What is Acupuncture?

Acupuncture is an ancient medicinal technique that has been in use in China for thousands of years. Its origins lie as long ago as the Neolithic period, with practitioners employing needles made of stone. By the 3rd Century BCE, acupuncture was widely practiced throughout China, and had achieved a level of standardization in terms of theory and practice. Modern-day acupuncture combines ancient knowledge with today’s advances in medical technology and sterile techniques.

Acupuncture involves the insertion of fine, solid, sterile needles into certain points in the skin in order to influence the flow of the body’s chi or qiChi can be thought of as the body’s natural energy or vital force. According to Traditional Chinese Medicine, the body maintains a natural circulation of chi. When the flow of chi is disrupted or blocked, illnesses may occur, or become exacerbated. Traditional Chinese Medicinal practices such as acupuncture seek to realign and restore the body’s natural flow ofchi when it has been compromised.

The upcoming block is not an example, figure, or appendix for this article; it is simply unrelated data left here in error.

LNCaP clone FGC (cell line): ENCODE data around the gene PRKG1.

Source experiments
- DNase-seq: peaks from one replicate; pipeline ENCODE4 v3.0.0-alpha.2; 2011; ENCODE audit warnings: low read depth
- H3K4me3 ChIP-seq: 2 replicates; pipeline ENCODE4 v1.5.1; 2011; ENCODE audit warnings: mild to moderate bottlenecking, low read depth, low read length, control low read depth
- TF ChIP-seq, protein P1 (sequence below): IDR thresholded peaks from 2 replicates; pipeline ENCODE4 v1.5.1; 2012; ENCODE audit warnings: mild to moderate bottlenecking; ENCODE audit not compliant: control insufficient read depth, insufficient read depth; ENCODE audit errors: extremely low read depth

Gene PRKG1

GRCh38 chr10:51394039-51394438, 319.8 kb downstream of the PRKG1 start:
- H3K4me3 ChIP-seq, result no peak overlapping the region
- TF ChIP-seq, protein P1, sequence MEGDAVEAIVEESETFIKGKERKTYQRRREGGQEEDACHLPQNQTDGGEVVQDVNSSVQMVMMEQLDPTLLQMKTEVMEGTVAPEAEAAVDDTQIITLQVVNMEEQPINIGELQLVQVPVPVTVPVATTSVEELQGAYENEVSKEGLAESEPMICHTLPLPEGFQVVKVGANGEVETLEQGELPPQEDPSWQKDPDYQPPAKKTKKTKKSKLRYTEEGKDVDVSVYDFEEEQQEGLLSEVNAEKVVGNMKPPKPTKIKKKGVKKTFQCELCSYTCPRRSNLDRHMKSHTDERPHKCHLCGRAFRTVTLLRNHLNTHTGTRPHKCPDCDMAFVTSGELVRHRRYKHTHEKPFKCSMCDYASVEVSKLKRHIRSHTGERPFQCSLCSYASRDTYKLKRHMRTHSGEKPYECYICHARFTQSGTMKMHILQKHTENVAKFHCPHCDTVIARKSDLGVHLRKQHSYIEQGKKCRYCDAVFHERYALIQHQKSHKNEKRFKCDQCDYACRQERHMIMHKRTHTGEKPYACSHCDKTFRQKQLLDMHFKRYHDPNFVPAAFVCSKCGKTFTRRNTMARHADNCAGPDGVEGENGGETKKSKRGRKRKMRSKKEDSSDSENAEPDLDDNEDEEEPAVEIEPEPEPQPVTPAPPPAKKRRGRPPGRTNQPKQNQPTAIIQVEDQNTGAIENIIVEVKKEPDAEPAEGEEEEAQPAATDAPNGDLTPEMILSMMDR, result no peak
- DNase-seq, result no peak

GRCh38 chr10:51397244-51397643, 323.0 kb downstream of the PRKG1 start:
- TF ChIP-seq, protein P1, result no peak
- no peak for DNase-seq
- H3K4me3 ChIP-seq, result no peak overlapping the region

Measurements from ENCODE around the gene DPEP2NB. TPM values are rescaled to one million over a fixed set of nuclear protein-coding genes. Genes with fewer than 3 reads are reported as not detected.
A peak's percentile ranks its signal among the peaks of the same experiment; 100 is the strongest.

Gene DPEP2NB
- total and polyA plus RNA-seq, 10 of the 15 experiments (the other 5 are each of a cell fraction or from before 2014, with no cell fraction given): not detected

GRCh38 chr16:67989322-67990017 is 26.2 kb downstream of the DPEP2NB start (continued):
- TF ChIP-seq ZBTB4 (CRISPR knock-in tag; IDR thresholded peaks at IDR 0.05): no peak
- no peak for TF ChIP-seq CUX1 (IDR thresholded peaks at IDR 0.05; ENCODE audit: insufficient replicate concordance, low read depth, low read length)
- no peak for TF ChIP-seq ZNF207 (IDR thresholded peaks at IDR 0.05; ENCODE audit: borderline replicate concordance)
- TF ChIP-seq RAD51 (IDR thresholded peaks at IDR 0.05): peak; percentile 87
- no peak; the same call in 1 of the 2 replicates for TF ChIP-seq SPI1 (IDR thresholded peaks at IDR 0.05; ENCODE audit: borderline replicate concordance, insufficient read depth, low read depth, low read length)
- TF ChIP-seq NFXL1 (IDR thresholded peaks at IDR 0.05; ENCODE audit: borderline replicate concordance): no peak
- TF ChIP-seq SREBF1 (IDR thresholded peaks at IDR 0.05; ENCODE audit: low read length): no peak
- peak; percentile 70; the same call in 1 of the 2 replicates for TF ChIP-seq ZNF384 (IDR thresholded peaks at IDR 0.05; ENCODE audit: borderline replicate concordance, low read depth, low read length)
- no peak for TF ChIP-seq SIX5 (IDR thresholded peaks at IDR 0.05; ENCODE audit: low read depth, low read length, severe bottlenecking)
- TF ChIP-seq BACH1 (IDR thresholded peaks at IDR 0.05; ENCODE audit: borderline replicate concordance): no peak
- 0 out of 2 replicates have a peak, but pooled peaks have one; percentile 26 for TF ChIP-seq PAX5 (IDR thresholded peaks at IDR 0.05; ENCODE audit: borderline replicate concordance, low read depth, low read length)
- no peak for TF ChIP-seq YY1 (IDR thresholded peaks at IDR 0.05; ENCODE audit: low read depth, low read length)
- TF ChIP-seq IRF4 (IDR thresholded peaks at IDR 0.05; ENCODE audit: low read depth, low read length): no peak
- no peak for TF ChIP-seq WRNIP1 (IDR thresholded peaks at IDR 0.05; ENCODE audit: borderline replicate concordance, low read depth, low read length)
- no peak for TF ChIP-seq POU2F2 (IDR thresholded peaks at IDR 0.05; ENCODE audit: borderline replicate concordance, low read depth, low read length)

What to expect on your first visit:

When you first arrive, expect to receive a thorough consultation. Dr. Hong will have a conversation with you about your symptoms as well as other factors that may have an impact on your well being. Dr. Hong will take your pulse and may examine other parts of your body associated with your particular issue. At this point, Dr. Hong will recommend a custom treatment plan.

When the time arrives to begin inserting needles, keep in mind that the various acupuncture points relevant to your symptoms might seem far away from the part of your body that is giving you trouble. Acupuncture points are located all over the human body. You may need to remove some articles of clothing to give Dr. Hong access to the points involved with your complaint, but hospital gowns will be made available to you.


Insertion of the needles:

Acupuncture needles are very, very thin. Inserting the needles usually causes little in the way of discomfort. The number of needles and where they are placed varies depending on the patient’s need, but the average treatment involves the insertion of fewer than 30 needles. Once the needles are in place, they are typically left for 20 minutes or so while you simply remain still.